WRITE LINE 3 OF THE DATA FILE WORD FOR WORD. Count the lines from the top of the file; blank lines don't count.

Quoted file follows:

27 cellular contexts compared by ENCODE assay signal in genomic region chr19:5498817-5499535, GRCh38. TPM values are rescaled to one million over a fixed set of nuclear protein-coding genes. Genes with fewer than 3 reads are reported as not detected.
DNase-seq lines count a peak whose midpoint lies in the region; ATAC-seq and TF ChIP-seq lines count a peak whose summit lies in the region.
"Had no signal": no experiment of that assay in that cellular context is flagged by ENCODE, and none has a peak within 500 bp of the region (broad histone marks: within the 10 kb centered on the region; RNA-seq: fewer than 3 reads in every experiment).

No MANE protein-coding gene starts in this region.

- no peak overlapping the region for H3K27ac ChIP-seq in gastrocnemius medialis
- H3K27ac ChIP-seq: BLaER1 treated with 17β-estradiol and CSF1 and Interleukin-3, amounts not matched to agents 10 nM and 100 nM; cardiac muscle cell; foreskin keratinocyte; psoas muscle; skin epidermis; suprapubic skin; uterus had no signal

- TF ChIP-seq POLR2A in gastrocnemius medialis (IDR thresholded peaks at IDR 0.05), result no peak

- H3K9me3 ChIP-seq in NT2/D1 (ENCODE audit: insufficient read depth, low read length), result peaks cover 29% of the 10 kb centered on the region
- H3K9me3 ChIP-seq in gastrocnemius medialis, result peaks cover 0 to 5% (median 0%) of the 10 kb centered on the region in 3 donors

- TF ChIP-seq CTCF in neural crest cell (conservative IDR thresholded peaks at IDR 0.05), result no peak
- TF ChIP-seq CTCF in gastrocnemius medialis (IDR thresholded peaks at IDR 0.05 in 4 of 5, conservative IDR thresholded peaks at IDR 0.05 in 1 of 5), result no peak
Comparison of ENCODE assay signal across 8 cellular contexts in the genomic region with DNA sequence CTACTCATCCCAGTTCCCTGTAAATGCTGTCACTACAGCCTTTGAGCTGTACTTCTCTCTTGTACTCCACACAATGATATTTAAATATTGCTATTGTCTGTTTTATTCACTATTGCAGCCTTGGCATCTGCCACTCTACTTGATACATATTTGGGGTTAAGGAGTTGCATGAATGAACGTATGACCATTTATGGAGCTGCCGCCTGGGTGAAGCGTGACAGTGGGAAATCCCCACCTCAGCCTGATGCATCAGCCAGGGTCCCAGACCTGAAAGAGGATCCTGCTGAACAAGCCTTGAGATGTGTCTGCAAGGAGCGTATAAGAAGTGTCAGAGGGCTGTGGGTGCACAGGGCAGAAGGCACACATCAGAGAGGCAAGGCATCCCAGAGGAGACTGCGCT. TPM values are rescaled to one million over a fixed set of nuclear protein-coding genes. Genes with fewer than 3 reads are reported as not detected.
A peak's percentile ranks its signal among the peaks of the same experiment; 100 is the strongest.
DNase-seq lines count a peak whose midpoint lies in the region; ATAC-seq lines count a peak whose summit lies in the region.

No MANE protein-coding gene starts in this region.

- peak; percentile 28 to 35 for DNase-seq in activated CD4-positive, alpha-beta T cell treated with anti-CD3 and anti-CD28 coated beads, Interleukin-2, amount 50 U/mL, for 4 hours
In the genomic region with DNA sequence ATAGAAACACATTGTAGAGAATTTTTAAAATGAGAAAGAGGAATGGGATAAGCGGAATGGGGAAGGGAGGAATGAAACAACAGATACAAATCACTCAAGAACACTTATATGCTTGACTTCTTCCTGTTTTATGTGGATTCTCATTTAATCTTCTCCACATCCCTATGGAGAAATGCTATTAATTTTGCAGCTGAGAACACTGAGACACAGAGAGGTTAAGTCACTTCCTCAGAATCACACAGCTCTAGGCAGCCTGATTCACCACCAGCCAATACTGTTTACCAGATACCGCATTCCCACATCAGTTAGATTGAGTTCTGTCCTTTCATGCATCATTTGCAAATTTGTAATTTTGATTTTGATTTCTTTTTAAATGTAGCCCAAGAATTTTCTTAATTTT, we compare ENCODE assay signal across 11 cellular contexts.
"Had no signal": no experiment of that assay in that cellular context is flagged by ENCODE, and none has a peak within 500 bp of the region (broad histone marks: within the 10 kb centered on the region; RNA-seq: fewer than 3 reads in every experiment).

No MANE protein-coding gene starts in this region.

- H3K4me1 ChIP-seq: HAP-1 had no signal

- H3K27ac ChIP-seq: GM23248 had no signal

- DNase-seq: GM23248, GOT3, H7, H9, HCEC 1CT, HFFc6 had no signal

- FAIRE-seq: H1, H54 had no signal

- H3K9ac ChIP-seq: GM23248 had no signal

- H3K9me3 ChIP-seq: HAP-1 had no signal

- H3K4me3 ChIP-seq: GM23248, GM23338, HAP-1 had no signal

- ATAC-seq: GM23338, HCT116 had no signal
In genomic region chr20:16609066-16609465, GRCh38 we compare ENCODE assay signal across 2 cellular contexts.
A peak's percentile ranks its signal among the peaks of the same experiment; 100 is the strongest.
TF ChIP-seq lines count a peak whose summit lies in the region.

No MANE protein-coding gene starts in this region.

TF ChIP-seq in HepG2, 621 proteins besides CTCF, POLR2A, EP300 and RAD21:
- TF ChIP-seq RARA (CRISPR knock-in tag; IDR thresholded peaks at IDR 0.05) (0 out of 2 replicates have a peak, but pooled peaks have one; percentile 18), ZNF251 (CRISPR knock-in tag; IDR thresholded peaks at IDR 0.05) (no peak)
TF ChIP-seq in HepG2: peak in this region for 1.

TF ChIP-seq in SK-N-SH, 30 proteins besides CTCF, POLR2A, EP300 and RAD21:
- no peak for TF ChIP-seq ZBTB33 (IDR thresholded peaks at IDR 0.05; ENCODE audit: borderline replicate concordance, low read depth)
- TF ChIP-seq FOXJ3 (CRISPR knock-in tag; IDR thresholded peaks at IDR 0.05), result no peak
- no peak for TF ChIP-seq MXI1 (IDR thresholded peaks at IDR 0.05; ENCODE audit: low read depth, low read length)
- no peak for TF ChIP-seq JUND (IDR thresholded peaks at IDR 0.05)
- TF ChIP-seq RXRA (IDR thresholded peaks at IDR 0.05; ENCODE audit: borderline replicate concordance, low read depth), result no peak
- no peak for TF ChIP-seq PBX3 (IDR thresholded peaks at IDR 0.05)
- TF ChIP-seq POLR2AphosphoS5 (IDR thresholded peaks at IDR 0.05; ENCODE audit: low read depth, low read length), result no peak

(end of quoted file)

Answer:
"Had no signal": no experiment of that assay in that cellular context is flagged by ENCODE, and none has a peak within 500 bp of the region (broad histone marks: within the 10 kb centered on the region; RNA-seq: fewer than 3 reads in every experiment).